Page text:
Included in my list of mistakes is that I adopt, and think about these terms in too casual a way. The natural overlap between the words… should not be taken as a license to assume too much, or to get sloppy about their actual existence and function within the Rhino world.

So I’ll try to tighten up my definitions here, and hopefully that will change the way I think about these tools too.

I do feel like I understand everything that You and Jakob say, and even most of the other posts that I read… it all make very good sense. But then there is still that other side of the feedback loop where if you can’t explain it back to someone else… you have to keeping think about it, I suppose and I need work on this side of things to.

So Thanks, Pascal. Please feel free to hold me accountable if you feel like it. I don’t want to burden you with extra work… But I very much like to see the sort of comments you just made.

I think in the near future I’m going to post up a comment where I write about what I think I know, and then let people point out where they think I’m going off track, if they wanted to. That will help me clarify and edit down my own thinking about how this all interconnects.

Take Care,


CrvThroughPt is spelled CurveThroughPt.


So I’ve noticed a duality here. I was working with the two different commands we’ve been discussing… Curves, and InterptCrv and it’s easy to make sense of the way control points, or edit points interact with each curve.

Do these two commands generate the same NURBS curve?

or maybe better stated…

Does Every NURBS Curve have Both Edit Point and Control Point properties throughout the length of the curve?

Because it seems so…

If I draw a curve with either command… I can make Edit Points appear if I run the EditPtOn cmd. or I can get Control Points to appear if I use the PointOn cmd.

And this is a VERY WELCOME benefit (discovery) for me, in that I can have the best of both worlds at any time. regardless of which command I use to draw in a curve.

I do realize that the two different edit modes (if I can call them that) might not place the points where I would have set them at input. (e.g. in my handrail path example above a curve drawn in with the Curve cmd isn’t going to magically snap it’s edit points to the locations I would have used just because I run the EditPtOn cmd… those edit point are going to be placed where the theory needs them to be for the curve to stay true to its path… I would imagine).

So in a way my question about the duality of NURBS controls, might be one of theory vs. implementation.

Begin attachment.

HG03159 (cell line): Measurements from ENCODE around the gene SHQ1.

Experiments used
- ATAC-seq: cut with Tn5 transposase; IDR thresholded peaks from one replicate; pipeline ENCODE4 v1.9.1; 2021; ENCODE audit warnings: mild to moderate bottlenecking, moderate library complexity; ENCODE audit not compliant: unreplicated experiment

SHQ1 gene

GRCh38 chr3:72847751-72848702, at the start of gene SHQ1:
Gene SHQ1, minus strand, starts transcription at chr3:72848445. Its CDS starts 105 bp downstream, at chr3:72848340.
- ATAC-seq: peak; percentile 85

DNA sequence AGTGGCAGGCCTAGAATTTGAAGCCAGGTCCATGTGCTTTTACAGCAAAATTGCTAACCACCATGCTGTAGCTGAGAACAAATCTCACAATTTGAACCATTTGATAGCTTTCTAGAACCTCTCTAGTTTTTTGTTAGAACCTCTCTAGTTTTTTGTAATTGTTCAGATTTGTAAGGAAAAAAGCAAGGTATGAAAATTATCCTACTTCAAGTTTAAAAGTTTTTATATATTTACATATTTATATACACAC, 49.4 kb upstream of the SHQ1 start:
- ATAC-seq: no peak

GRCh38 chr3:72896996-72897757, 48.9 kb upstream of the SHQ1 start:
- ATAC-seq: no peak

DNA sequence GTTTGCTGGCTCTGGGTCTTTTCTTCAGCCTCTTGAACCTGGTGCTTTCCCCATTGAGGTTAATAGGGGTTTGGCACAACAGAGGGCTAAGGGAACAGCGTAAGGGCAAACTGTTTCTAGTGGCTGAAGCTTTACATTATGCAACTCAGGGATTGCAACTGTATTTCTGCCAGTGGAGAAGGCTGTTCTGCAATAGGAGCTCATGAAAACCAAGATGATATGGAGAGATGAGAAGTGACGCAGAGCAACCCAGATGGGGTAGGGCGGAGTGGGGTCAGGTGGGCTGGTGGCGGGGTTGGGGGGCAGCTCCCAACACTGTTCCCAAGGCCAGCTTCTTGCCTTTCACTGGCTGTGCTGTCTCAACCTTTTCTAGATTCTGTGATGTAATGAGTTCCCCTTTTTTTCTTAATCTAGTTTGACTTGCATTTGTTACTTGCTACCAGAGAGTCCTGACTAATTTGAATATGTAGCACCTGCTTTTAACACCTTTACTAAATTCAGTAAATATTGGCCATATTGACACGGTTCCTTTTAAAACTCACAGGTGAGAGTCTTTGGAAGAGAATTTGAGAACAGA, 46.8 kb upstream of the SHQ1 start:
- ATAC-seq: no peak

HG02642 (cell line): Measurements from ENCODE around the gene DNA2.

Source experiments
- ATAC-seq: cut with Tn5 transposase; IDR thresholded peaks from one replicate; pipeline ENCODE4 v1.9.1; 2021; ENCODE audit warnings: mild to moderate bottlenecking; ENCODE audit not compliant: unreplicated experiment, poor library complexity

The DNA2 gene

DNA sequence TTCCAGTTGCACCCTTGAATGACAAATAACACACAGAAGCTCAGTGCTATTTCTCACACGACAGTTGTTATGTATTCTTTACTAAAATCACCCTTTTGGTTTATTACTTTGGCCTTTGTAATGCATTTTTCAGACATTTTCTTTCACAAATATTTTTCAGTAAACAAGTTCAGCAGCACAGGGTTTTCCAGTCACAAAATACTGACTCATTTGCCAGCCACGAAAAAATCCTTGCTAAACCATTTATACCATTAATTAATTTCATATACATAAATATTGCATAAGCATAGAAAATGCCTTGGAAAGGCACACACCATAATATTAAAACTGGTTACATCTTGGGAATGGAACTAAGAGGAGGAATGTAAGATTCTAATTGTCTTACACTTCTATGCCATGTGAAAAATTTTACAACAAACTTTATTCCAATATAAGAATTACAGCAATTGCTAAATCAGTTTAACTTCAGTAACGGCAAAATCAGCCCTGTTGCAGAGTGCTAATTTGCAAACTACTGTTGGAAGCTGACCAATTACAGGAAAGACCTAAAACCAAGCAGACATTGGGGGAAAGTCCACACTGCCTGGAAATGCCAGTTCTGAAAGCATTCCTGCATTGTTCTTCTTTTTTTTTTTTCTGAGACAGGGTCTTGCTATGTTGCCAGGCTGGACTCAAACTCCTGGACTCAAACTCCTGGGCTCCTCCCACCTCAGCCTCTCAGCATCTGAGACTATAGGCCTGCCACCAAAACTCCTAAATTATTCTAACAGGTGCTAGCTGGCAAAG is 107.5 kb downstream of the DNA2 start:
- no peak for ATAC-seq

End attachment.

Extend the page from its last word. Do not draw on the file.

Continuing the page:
Rhino’s two different edit mode options… reveal a characteristic of a curve which I don’t see mentioned in the NURBS articles I’ve seen. The articles tend to focus on the math behind one of the control handle types… but they are not really showing how both might exist along the same curve path.

Incidentally, Is it alright if I refer to these collectively as 'control handles’? or does that start messing up terminology that appears later on in the theory.

Take Care, Everyone,


Only true with InterpCrv and Knots=Unifrom nor with CurveThroughPt and CurveType=Interpolated and Knot=Uniform

Not true with InterpCrv and Knots=Chord nor with CurveThroughPt and CurveType=Interpolated and Knot=Chord


If you create a curve using control points, for example using the Curve command, or the CurveThroughPt with CurveType=ControlPoint then the control points of the resulting curve will exactly match the input points. With the two commands mentioned the curves and edit points of the curves will also be identical but that is not always the case depending on the knot parameter values. Curve and CurveThroughPt generate curves with “uniform” knots.

The term “control handles” is usually used for the Bezier curve formulation of control points. Note that every Bezier curve has an exactly equivalent NURBS curve.

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Thank You, David.

I think your comment is Great. You’ve managed to add in enough clues to let me go back now and revisit the Bezier Curves, and find what comparisons I’m able to.

Like a lot of people, I suppose… I learned how to use the pen tool in illustrator and freehand some time ago. I always thought I used that tool fairly well… and I often think about it when drawing in CAD programs. Now that I know there is some commonality between Bezier curve, and NURBS curve ideas, that’s going to be a nice piece of the puzzle here. Maybe not so much because it will help in Rhino… but because I have past experience with it, and like it or not… there is always a part of me that thinks in terms of Bezier control handles whenever I’m drawing any path. regardless of the program or the tool I’m using.

(speaking of Rhino commands) It’s nice to see some interconnection here. In the past I just use these tools as independent things… but now I’m realizing that they also function as a set, and complement each other.

Ultimately, that’s what needed to find… even though I didn’t express it as such.

Take Care, David, and Thanks Again,